- Per the Treasury FAQs, a service for the distribution of transportation refers to transportation utility fees assessed by state and local governments. Payment of these fees by the borrower is eligible for loan forgiveness.
EIDL Loans and Advances and the PPP:
- Loans under the SBA’s Economic Injury Disaster Loan program and advances can be used for payroll if used outside of the PPP covered period.
- If you received an EIDL advance, it will reduce the forgiveness of your PPP loan by the amount of the advance. If the advance was greater than the PPP loan, there will be no forgiveness of the PPP loan.
Many business owners applied for Paycheck Protection Program loans in order to maintain payroll during the COVID-19 pandemic. The deadline to apply for a PPP loan was August 8, 2020. The SBA will fully forgive all PPP loans, provided that all borrower and documentation requirements are met.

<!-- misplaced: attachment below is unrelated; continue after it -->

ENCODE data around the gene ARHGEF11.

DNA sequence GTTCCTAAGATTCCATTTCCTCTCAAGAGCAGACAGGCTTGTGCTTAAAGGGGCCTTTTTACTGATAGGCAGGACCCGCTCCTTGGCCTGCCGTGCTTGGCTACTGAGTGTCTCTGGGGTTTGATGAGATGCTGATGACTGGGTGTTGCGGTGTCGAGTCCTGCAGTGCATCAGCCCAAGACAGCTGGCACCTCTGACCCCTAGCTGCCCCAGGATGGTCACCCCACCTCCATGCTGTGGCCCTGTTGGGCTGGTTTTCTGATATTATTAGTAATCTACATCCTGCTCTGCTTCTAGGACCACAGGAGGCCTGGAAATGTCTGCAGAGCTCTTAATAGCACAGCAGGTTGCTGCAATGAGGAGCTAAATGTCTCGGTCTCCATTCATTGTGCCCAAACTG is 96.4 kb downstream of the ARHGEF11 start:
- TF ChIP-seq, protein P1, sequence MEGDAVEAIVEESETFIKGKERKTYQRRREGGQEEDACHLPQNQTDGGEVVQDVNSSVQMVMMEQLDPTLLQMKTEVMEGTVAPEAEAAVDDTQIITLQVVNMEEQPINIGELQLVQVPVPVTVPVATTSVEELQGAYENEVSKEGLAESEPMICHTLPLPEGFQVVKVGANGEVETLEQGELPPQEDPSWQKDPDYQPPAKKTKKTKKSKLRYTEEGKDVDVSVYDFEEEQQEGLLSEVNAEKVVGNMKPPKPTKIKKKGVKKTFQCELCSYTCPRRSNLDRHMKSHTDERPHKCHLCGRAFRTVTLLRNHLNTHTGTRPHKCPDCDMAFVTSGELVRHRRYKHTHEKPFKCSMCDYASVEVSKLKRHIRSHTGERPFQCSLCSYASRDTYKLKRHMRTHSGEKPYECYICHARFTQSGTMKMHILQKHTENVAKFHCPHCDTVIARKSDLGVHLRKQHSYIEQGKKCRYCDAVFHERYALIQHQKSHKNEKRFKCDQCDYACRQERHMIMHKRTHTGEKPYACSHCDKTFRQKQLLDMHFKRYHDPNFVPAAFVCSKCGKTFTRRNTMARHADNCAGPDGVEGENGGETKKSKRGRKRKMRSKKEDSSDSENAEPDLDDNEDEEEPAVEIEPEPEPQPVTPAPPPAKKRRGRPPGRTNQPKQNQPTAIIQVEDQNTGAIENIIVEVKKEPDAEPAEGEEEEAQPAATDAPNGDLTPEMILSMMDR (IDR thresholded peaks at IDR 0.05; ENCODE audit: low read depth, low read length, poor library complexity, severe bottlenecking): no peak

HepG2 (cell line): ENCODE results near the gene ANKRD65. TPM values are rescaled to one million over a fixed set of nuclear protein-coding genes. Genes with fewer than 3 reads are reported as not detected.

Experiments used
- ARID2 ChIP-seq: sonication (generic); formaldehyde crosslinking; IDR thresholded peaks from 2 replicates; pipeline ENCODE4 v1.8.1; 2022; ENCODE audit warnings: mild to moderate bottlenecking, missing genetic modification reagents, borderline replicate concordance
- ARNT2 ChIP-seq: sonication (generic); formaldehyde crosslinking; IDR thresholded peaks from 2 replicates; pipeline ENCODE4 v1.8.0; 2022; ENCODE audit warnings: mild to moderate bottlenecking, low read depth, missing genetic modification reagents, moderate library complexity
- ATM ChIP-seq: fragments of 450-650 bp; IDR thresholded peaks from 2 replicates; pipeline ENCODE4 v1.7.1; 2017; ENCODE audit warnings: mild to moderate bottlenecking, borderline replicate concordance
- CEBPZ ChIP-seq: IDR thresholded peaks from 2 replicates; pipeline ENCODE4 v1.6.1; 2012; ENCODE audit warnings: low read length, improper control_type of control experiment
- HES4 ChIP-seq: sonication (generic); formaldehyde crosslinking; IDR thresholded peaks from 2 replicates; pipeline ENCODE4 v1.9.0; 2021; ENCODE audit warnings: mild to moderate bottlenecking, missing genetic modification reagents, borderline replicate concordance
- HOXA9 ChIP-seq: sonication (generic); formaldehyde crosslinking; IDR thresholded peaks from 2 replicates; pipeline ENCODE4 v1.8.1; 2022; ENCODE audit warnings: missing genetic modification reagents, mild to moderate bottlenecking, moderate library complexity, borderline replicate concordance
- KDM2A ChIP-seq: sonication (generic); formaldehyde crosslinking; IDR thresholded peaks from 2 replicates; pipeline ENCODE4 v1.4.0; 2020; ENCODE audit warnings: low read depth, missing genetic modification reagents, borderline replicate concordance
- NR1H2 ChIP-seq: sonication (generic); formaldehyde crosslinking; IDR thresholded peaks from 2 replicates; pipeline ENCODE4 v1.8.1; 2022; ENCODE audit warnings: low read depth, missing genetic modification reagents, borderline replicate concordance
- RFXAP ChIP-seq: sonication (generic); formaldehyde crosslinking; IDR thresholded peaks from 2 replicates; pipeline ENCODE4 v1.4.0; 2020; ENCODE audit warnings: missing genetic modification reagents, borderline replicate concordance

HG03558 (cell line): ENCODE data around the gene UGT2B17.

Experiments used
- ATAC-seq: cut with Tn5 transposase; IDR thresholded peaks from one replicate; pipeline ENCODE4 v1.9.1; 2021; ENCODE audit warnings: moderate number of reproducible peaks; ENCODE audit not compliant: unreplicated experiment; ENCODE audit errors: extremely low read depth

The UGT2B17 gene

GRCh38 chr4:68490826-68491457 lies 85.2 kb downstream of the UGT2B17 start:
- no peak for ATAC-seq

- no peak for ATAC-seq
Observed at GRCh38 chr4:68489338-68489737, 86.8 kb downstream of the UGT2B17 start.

There is currently speculation that there may be a second draw for PPP loans for certain industries that have been especially hard hit by the pandemic, which presumably would include the food and beverage industry. There is also speculation that PPP loans of $150,000 (or less) will be forgiven automatically. We do not expect definitive resolution of these and other related questions until after the November elections.
Marcum can guide your company through the applicable regulations, as it continues to evolve. For questions and assistance, contact your Marcum professional or visit us online.